Really the Eurozone can make any decision they believe will be in the best interests of the Eurozone. At this point May could actually increase her popularity by holding a second referendum. It's unlikely but it could work for someone.

Lastly UK can always reapply to join. The price of membership is likely to be higher in that case.

The Eurozone seems very unwilling to give any kind of soft exit. Now it depends how much individual nations will bend EU rules to make agreements with UK. Potentially it can start to break the EU. France will be a keystone for that.


That is because there really is no such thing as a 'soft Brexit'.

Since the Eurozone will never compromise on the things most Britains who are against being 'in' dislike the most it will end up being in or out, because the EEA rules (the so-called Norway Option) are pretty much the same as being in, except you have no vote.

The root  of the problem is, I think, that Britain was very happy to join what was then known as the Common Market; it was a sensible system intended to help neighbouring countries trade together more easily. If that was still what it was, then I very much doubt we would ever be where we are today. However, over time the EU morphed into a political organisation that quite clearly intended, eventually, to end up with Europe being similar to the USA, with Britain, France, Germany and so on taking the position of States governed on a Federal/State basis. At no stage were the British public ever briefed on that and asked whether that was what they wanted.

It is that which I think is anathema to the British character, in the same way that, say, suggesting New Zealand should be a State of Australia would be to Kiwis.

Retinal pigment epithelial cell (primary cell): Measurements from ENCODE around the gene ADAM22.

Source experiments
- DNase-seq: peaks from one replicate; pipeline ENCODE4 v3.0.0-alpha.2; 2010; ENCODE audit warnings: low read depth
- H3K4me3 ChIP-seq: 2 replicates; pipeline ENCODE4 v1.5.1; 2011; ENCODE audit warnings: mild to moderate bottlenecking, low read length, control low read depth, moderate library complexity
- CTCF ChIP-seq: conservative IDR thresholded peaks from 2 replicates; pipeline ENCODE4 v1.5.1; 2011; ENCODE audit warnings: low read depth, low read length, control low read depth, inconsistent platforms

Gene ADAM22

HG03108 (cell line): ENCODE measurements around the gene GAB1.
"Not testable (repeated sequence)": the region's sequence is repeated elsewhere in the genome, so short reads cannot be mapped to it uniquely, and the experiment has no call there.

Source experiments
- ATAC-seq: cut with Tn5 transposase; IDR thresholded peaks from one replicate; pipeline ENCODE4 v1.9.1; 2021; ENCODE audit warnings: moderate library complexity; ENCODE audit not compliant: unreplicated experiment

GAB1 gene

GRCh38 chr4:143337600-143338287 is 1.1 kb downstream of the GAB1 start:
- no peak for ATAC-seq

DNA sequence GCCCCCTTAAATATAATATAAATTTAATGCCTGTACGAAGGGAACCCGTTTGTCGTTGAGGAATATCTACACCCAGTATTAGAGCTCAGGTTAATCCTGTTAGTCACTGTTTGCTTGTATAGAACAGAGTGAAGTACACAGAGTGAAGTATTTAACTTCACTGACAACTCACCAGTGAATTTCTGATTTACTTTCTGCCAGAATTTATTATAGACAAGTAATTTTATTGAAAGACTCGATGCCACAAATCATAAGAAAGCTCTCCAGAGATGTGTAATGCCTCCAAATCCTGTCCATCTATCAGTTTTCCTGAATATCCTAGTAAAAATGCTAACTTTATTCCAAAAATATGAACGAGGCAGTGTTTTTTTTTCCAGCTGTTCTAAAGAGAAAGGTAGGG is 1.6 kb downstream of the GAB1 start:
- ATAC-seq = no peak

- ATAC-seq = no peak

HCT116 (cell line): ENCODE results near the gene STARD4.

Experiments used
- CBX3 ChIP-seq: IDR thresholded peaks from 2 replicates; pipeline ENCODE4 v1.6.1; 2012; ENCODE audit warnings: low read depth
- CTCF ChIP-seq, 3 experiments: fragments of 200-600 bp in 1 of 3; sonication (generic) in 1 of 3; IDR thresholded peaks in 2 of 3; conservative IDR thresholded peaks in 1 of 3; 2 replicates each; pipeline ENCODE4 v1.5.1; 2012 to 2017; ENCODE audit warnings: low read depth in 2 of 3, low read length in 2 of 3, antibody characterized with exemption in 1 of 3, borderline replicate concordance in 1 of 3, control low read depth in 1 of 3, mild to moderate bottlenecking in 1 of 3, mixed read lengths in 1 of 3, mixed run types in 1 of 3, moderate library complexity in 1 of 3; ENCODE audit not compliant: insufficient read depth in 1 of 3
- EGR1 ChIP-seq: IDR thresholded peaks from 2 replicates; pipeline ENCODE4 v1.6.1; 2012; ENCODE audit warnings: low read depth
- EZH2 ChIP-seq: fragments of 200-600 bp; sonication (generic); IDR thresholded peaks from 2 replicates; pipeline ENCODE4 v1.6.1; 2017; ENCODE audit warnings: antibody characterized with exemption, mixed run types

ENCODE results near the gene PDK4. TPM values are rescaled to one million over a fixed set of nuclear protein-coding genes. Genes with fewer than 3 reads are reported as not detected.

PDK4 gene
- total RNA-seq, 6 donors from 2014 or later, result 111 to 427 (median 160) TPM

I think most British people's 'ideal' Brexit would be, in effect, a modernised Common Market. Unfortunately, that is not what the Grey Men of Brussels want to allow, because they are afraid that if that happens for Britain, a number of other countries might say "Hang on - I like the look of that!" and then the whole unification agenda is dead in the water.

The principle reason the UK would be decidedly unwilling to reapply for membership later is that a requirement of that would be to replace Sterling with the Euro and that, I think, would be a step few Britains would be keen on when push came to shove.

I agree 100% with everything you say.

The Maastrict Agreement in the 1990's fundamentally changed the EU from a trading bloc into a political bloc. There was no referendum offered because the politicians of the time knew that it would be rejected.

The UK has a bunch of exemptions from many political level EU things, which they negotiated at the time.

The entire Brexit thing is very much we got problems - blame europe for all that. It makes very little sense on a rational level.

There will be few winners in UK from these changes and a lot of losers. A rejoin and the Euro may begin to look like a good option after a short time.


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  #1801596 15-Jun-2017 15:05
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Britain has always been an outlier. They always wanted special conditions for everything and were never whole-hearted about being part of Europe. I suspect continentals are just thoroughly fed up with them. 





Brits have just never felt part of Europe the same way mainland Europeans do. The Channel is mentally much wider than 30 miles.